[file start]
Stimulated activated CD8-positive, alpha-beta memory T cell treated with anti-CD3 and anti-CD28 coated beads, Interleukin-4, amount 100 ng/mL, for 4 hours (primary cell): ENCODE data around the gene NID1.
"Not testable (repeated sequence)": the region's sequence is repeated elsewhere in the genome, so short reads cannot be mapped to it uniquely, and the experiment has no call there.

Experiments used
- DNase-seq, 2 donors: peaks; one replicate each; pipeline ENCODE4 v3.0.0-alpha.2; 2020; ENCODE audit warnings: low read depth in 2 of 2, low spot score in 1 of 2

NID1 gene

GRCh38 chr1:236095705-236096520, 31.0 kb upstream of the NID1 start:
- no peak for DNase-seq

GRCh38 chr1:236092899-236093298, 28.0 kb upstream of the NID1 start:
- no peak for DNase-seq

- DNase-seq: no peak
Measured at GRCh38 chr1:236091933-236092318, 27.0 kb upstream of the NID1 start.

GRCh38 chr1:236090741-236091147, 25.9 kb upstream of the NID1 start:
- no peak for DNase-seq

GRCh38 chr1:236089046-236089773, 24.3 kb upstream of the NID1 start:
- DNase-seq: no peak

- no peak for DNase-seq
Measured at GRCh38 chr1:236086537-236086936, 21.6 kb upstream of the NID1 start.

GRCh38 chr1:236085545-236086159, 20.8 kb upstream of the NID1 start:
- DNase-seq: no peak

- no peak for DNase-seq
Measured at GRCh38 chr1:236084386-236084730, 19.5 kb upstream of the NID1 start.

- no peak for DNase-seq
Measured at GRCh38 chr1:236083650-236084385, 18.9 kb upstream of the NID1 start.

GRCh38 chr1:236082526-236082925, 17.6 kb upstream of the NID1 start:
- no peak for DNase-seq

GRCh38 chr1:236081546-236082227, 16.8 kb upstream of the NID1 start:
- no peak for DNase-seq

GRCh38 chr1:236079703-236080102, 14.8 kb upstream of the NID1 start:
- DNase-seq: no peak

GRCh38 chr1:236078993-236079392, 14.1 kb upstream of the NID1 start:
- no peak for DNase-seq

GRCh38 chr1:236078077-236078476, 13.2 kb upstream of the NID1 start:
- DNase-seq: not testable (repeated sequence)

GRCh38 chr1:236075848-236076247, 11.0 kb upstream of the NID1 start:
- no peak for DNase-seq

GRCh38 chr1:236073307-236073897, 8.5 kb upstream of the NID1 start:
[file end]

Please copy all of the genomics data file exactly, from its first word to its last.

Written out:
Stimulated activated CD8-positive, alpha-beta memory T cell treated with anti-CD3 and anti-CD28 coated beads, Interleukin-4, amount 100 ng/mL, for 4 hours (primary cell): ENCODE data around the gene NID1.
"Not testable (repeated sequence)": the region's sequence is repeated elsewhere in the genome, so short reads cannot be mapped to it uniquely, and the experiment has no call there.

Experiments used
- DNase-seq, 2 donors: peaks; one replicate each; pipeline ENCODE4 v3.0.0-alpha.2; 2020; ENCODE audit warnings: low read depth in 2 of 2, low spot score in 1 of 2

NID1 gene

GRCh38 chr1:236095705-236096520, 31.0 kb upstream of the NID1 start:
- no peak for DNase-seq

GRCh38 chr1:236092899-236093298, 28.0 kb upstream of the NID1 start:
- no peak for DNase-seq

- DNase-seq: no peak
Measured at GRCh38 chr1:236091933-236092318, 27.0 kb upstream of the NID1 start.

GRCh38 chr1:236090741-236091147, 25.9 kb upstream of the NID1 start:
- no peak for DNase-seq

GRCh38 chr1:236089046-236089773, 24.3 kb upstream of the NID1 start:
- DNase-seq: no peak

- no peak for DNase-seq
Measured at GRCh38 chr1:236086537-236086936, 21.6 kb upstream of the NID1 start.

GRCh38 chr1:236085545-236086159, 20.8 kb upstream of the NID1 start:
- DNase-seq: no peak

- no peak for DNase-seq
Measured at GRCh38 chr1:236084386-236084730, 19.5 kb upstream of the NID1 start.

- no peak for DNase-seq
Measured at GRCh38 chr1:236083650-236084385, 18.9 kb upstream of the NID1 start.

GRCh38 chr1:236082526-236082925, 17.6 kb upstream of the NID1 start:
- no peak for DNase-seq

GRCh38 chr1:236081546-236082227, 16.8 kb upstream of the NID1 start:
- no peak for DNase-seq

GRCh38 chr1:236079703-236080102, 14.8 kb upstream of the NID1 start:
- DNase-seq: no peak

GRCh38 chr1:236078993-236079392, 14.1 kb upstream of the NID1 start:
- no peak for DNase-seq

GRCh38 chr1:236078077-236078476, 13.2 kb upstream of the NID1 start:
- DNase-seq: not testable (repeated sequence)

GRCh38 chr1:236075848-236076247, 11.0 kb upstream of the NID1 start:
- no peak for DNase-seq

GRCh38 chr1:236073307-236073897, 8.5 kb upstream of the NID1 start: